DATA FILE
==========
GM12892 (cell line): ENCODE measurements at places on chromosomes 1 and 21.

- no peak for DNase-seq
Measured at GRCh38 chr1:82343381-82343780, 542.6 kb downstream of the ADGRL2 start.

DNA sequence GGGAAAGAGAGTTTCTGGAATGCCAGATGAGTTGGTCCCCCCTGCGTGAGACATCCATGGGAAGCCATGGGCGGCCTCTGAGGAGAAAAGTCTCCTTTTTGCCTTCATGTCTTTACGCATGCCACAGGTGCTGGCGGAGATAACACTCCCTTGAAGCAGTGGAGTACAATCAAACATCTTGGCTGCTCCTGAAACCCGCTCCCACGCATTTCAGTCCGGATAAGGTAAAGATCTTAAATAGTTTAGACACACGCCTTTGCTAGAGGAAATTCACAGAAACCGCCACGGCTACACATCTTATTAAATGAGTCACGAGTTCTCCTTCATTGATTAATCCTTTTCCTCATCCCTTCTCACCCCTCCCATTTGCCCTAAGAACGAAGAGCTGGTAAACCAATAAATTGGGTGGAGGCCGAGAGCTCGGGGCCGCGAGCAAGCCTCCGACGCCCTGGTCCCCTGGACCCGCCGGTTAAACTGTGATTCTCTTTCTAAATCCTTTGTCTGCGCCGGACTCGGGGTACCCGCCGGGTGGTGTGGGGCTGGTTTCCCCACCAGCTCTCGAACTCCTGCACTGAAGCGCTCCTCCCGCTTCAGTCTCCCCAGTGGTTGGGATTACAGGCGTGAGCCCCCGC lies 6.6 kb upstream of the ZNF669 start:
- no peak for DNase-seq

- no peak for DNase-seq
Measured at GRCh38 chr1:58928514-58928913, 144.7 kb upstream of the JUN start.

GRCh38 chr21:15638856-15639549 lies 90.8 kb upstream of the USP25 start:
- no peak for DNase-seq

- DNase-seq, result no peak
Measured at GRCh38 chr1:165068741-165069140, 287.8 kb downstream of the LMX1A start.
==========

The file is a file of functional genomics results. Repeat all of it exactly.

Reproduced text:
GM12892 (cell line): ENCODE measurements at places on chromosomes 1 and 21.

- no peak for DNase-seq
Measured at GRCh38 chr1:82343381-82343780, 542.6 kb downstream of the ADGRL2 start.

DNA sequence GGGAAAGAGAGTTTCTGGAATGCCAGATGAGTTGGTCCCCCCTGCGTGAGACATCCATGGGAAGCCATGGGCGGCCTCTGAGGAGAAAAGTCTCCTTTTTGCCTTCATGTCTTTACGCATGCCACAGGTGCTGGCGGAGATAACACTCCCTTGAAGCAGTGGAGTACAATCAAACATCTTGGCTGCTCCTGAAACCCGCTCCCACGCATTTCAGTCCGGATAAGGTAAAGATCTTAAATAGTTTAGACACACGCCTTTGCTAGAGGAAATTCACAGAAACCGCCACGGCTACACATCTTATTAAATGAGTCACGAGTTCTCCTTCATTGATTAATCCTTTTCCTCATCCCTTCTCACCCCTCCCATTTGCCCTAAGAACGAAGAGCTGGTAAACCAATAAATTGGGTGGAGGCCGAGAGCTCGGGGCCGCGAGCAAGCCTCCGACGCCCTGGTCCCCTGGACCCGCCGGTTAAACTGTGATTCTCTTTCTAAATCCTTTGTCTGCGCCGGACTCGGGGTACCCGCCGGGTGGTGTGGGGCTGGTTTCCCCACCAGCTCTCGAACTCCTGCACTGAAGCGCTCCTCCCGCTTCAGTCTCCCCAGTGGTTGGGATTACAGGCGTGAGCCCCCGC lies 6.6 kb upstream of the ZNF669 start:
- no peak for DNase-seq

- no peak for DNase-seq
Measured at GRCh38 chr1:58928514-58928913, 144.7 kb upstream of the JUN start.

GRCh38 chr21:15638856-15639549 lies 90.8 kb upstream of the USP25 start:
- no peak for DNase-seq

- DNase-seq, result no peak
Measured at GRCh38 chr1:165068741-165069140, 287.8 kb downstream of the LMX1A start.